The U.S Agency for International Development, USAID, on Tuesday in Abuja launched a $15 million Feed the Future, FTF, Nigeria activity to boost agribusiness and improve at least, 5,000 small and medium enterprises.
The five-year investment plan, which will be implemented in Kaduna, Niger, Kebbi, Benue, Delta, Ebonyi and Cross Rivers, also aims at growing the initial $15 million investment to $300 million with an expectation of $200 million in new agricultural finance and $100 million in new agricultural investments.
Dr Adam Saffer, Chief of Party, USAID’s FTF Nigeria activity, said the FTF agribusiness plan seeks to strengthen enabling environment to promote private sector investment in the agricultural sector.
Saffer said that to achieve this, the programme was focusing on three main components, which includes improving ease of doing business in the agricultural sector, broadening access to finance and promoting investment opportunities.
“Nigeria has tremendous potentials to becoming world class producer of grains and feed itself as well as feed the region.
“We believe that Nigeria has the ninth arable land in the world, plenty of good soil, rain, human resources so we are focusing on creating a legal and regulatory framework that is attractive to farmers.
“Secondly, is to get the banks to understand, to be more interested and to reduce the risk of making loans in agriculture, so this could be bank loans but they could also be input loans from the agro processors.
“The third pillar is attracting investment into the agriculture arena, creating new plans, new feed mills and not only bringing in Nigerian investors but international investors.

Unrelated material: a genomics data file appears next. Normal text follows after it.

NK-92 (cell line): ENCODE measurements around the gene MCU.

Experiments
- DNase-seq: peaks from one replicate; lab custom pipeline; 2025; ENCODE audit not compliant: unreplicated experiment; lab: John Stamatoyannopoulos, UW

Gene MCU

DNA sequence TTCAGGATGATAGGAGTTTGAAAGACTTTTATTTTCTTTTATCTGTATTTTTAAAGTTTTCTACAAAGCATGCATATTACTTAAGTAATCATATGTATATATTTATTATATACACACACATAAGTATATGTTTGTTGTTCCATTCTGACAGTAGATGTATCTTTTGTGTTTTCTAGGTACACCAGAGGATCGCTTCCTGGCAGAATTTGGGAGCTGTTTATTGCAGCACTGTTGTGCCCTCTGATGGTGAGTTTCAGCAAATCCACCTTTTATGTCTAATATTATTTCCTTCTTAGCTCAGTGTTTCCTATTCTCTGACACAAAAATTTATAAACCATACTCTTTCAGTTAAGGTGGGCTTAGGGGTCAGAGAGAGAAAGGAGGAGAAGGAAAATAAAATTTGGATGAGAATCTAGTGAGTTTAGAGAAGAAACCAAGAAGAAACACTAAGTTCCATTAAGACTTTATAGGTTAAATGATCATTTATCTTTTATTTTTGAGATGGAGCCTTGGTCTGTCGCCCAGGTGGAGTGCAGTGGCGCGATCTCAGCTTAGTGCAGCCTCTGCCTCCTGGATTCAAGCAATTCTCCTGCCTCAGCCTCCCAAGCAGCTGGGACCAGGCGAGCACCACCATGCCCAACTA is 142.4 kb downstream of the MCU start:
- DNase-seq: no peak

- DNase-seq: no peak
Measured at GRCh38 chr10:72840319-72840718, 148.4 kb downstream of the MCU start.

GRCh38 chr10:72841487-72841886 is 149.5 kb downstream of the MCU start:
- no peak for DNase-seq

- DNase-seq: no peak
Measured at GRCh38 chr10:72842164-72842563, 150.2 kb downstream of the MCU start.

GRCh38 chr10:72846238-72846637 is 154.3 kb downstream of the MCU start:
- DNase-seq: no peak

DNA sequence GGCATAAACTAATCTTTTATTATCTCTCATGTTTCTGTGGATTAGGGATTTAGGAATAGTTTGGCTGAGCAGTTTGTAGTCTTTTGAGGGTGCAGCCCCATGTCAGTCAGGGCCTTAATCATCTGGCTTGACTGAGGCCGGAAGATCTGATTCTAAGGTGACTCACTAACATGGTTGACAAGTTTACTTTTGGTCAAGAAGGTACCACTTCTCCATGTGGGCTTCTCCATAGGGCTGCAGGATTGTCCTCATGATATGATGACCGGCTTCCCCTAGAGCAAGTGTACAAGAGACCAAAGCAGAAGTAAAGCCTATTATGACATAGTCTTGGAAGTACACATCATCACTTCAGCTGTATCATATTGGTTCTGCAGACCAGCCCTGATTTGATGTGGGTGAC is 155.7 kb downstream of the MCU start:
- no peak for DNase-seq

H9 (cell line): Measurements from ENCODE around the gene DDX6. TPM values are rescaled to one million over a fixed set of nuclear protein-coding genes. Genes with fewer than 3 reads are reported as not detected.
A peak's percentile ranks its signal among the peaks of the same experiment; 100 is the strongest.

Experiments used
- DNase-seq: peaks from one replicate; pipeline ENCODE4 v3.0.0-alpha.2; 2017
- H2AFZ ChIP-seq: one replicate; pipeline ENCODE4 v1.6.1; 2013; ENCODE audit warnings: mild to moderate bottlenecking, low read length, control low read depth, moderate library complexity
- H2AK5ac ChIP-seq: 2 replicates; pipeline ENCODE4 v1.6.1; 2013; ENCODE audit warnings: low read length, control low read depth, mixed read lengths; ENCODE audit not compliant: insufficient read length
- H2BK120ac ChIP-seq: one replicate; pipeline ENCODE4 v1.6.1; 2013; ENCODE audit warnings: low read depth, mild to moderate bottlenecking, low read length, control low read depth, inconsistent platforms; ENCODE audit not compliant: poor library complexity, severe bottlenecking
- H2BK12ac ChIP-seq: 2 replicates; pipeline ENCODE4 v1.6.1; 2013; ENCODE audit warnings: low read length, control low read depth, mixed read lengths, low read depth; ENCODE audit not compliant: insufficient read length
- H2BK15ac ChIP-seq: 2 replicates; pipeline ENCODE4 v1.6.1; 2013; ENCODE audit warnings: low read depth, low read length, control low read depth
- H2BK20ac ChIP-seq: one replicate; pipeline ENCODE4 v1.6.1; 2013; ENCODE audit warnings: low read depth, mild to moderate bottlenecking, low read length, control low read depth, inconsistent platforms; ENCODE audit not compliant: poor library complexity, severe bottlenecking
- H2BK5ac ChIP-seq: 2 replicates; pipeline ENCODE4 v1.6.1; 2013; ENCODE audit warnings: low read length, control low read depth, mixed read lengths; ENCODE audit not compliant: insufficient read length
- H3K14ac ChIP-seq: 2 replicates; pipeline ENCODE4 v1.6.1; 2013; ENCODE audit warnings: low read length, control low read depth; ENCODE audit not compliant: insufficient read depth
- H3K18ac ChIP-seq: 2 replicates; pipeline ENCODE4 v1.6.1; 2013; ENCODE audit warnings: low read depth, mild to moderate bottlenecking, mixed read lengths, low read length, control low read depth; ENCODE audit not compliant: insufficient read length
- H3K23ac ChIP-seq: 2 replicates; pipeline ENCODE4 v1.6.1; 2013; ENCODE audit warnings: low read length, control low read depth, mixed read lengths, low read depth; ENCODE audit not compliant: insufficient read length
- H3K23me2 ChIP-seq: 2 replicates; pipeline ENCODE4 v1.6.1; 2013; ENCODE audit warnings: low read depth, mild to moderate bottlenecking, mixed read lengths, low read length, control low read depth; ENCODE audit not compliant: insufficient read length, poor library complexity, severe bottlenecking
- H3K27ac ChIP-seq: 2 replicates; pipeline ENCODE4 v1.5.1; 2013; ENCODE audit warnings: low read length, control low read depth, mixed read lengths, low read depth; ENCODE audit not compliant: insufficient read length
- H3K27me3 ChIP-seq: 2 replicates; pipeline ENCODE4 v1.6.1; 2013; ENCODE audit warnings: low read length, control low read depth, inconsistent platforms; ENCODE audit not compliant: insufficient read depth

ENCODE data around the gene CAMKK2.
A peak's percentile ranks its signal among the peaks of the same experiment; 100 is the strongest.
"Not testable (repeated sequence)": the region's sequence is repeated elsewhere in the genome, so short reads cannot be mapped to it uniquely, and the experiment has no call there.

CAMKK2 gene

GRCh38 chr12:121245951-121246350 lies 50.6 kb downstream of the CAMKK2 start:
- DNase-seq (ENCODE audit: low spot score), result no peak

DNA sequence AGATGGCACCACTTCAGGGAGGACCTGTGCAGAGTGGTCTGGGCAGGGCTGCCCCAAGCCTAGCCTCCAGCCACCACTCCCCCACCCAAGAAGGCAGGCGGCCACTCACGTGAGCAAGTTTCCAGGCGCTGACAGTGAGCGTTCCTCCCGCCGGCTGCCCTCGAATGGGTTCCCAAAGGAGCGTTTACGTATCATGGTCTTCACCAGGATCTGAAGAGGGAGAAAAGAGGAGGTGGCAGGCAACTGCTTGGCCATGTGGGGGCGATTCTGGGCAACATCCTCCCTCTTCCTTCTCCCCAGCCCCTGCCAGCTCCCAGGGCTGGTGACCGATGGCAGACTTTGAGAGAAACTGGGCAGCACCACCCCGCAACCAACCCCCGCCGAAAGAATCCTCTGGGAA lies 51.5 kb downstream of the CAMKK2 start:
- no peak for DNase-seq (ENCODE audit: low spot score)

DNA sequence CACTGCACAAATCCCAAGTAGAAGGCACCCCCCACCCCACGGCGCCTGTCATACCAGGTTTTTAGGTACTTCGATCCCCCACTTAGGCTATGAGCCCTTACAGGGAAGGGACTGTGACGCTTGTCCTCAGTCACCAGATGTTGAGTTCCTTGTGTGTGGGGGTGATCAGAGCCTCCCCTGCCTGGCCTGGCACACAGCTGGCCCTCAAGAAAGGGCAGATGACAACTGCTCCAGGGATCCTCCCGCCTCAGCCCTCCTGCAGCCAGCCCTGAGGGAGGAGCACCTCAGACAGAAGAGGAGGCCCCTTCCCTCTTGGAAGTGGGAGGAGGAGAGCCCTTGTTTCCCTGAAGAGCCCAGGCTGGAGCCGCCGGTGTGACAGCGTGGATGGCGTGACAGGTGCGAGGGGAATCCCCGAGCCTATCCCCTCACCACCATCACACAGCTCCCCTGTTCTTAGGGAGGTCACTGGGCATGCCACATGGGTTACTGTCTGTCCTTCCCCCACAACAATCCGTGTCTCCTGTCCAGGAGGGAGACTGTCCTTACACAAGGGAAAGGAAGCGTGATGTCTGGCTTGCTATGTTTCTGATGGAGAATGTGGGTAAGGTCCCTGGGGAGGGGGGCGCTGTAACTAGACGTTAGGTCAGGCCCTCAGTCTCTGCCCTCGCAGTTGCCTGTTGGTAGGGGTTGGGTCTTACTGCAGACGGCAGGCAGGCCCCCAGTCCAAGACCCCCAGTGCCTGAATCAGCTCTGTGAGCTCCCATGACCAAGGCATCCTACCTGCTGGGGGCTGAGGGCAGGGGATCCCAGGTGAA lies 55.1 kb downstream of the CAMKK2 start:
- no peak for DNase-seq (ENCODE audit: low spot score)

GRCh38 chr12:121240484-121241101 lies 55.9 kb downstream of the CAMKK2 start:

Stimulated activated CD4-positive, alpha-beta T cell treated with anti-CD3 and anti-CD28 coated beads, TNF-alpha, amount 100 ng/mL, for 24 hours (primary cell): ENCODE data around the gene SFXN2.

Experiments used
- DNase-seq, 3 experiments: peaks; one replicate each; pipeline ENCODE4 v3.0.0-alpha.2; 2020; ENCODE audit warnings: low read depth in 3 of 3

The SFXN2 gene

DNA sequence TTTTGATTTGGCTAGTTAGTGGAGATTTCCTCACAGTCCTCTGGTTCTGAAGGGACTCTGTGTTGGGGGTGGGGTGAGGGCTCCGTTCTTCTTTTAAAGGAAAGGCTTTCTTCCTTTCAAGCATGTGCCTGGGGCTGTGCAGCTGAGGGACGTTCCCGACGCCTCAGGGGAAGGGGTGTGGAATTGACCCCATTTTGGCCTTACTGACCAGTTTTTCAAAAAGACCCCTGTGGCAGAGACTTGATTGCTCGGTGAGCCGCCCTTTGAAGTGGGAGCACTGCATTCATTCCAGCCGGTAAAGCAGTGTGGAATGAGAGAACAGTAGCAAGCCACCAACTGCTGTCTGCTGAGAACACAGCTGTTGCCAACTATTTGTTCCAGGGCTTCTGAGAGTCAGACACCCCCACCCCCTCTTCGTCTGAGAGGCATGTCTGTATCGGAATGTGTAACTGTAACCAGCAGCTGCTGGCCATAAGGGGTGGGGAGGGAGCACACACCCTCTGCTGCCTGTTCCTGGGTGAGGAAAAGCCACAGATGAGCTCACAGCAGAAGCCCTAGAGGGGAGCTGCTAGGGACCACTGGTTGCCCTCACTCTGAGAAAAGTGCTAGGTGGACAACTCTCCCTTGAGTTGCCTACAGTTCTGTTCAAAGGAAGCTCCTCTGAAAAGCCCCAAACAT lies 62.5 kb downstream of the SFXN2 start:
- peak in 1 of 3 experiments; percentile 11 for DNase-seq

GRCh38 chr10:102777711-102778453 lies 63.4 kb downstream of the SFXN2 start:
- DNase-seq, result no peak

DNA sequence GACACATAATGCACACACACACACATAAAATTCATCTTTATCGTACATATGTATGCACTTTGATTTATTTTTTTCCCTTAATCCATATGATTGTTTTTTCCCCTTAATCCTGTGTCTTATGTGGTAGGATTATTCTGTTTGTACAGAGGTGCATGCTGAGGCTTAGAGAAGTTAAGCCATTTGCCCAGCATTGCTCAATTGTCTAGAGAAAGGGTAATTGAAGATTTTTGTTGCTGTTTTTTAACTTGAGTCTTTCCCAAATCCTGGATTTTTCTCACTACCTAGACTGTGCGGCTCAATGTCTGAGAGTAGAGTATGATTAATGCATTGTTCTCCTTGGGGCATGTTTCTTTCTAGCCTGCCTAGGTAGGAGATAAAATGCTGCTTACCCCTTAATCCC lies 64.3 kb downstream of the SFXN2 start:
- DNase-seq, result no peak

“At the end of the day, we are looking at the agro business sector of Nigeria being not only able to improve incomes and job opportunities but also better quality food for the Nigerians.
“Lower import of food, better pricing along the value chain. Nigeria is one of the greatest potential to take advantage of the agric sector,” Saffer said.
The Vice President, Prof. Yemi Osinbajo, lauded the FTF project, saying it is in line with Nigeria’s plans of improving the agricultural sector and reducing the nation’s reliance on oil.
Osinbajo, who was represented by Dr Andrew Kwasari, his Senior Policy Adviser, said that the synergy between the Federal and State Governments and the United States was strategic to achieving the FTF Nigeria plan.
The vice president said that the agric sector was key to the growth of the nation’s economy as it employs the largest proportion of the nation’s pollution, which are the youths.
“When you take 15 million dollars and attempt to raise 300 million dollars that is the way of the future and that is the way spending as an enabler should be done by government and donors partners.
“This is the way that the Federal Government has been working and I believe that we can do more and the more that we can do is enabling the environment for agric businesses to thrive.
“We have seen a lot of progress in working with investors and partners in the agric sector across the country.
“Seeing in this room today the federal government, state governments and the United States working together is a good one.
“I hope to see more of this collaborations and we shall be exploring how best we can further this relationship,” Osinbajo said.
The U.S. Ambassador to Nigeria, Stuart Symington, urged the Federal Government, state governors and partners, to work towards the sustainability of the FTF Nigeria agribusiness plan.
Symington said that it was the hope of the U.S. to see Nigeria growing something, packaging, producing, selling and even exporting agric produce.
“The goal of this project is to mobilize 300 million dollars of investment in Agriculture, amounting to more than N1 billion.
“It is a big piece but not a sufficient piece to meet the challenges ahead,” Symington said.
Governors and representatives of the implementing states present made commitments to ensuring the success of the FTF agribusiness plan as they called for support for a technology/mechanised driven agricultural system.